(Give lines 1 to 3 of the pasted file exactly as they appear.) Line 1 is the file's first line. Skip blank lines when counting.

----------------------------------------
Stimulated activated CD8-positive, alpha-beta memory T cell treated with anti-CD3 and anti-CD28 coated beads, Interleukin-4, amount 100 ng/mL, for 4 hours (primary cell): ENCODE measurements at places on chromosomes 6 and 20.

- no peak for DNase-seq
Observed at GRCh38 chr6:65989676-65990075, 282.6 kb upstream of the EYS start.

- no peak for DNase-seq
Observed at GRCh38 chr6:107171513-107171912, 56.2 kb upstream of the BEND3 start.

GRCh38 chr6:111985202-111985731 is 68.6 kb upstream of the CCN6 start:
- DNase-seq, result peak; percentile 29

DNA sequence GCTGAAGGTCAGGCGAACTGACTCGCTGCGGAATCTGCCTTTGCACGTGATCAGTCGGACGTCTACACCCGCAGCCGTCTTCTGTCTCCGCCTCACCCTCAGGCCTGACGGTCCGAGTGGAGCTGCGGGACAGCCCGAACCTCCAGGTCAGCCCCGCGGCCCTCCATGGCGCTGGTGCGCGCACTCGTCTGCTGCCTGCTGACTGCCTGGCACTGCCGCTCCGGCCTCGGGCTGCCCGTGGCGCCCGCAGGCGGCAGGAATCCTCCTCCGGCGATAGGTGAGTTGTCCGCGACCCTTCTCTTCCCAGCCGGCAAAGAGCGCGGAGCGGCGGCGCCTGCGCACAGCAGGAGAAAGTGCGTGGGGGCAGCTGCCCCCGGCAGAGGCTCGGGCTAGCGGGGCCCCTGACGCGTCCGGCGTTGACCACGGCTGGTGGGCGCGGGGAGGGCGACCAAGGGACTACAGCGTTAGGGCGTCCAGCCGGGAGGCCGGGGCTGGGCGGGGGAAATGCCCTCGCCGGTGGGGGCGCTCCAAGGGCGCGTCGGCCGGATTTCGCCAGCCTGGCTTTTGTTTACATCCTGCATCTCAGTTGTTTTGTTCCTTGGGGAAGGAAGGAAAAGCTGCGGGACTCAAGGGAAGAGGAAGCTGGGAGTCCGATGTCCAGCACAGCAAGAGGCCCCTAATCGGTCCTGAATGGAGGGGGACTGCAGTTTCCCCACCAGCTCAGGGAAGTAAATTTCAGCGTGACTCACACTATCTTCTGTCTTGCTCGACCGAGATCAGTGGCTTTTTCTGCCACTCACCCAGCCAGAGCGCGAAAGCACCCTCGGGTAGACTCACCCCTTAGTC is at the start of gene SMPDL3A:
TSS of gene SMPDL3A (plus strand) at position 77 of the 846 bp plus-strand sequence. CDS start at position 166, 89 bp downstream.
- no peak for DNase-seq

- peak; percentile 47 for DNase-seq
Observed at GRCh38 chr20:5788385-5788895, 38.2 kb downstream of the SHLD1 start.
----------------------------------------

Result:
Stimulated activated CD8-positive, alpha-beta memory T cell treated with anti-CD3 and anti-CD28 coated beads, Interleukin-4, amount 100 ng/mL, for 4 hours (primary cell): ENCODE measurements at places on chromosomes 6 and 20.

- no peak for DNase-seq
Observed at GRCh38 chr6:65989676-65990075, 282.6 kb upstream of the EYS start.